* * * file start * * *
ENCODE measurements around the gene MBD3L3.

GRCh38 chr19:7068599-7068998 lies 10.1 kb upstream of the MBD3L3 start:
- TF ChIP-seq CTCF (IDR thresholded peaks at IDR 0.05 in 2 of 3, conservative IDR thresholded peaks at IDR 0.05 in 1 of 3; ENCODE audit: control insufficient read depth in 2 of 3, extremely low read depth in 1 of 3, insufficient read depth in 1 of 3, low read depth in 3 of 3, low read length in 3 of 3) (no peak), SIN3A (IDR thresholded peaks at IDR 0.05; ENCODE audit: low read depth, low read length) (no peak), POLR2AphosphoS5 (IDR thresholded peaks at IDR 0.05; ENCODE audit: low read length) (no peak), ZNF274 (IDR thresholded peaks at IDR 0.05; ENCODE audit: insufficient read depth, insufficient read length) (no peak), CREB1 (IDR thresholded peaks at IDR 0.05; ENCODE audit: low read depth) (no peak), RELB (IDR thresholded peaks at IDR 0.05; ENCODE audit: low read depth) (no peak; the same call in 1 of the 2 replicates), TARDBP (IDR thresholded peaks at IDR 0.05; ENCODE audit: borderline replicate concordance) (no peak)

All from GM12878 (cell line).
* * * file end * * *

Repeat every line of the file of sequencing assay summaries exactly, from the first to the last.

ENCODE measurements around the gene MBD3L3.

GRCh38 chr19:7068599-7068998 lies 10.1 kb upstream of the MBD3L3 start:
- TF ChIP-seq CTCF (IDR thresholded peaks at IDR 0.05 in 2 of 3, conservative IDR thresholded peaks at IDR 0.05 in 1 of 3; ENCODE audit: control insufficient read depth in 2 of 3, extremely low read depth in 1 of 3, insufficient read depth in 1 of 3, low read depth in 3 of 3, low read length in 3 of 3) (no peak), SIN3A (IDR thresholded peaks at IDR 0.05; ENCODE audit: low read depth, low read length) (no peak), POLR2AphosphoS5 (IDR thresholded peaks at IDR 0.05; ENCODE audit: low read length) (no peak), ZNF274 (IDR thresholded peaks at IDR 0.05; ENCODE audit: insufficient read depth, insufficient read length) (no peak), CREB1 (IDR thresholded peaks at IDR 0.05; ENCODE audit: low read depth) (no peak), RELB (IDR thresholded peaks at IDR 0.05; ENCODE audit: low read depth) (no peak; the same call in 1 of the 2 replicates), TARDBP (IDR thresholded peaks at IDR 0.05; ENCODE audit: borderline replicate concordance) (no peak)

All from GM12878 (cell line).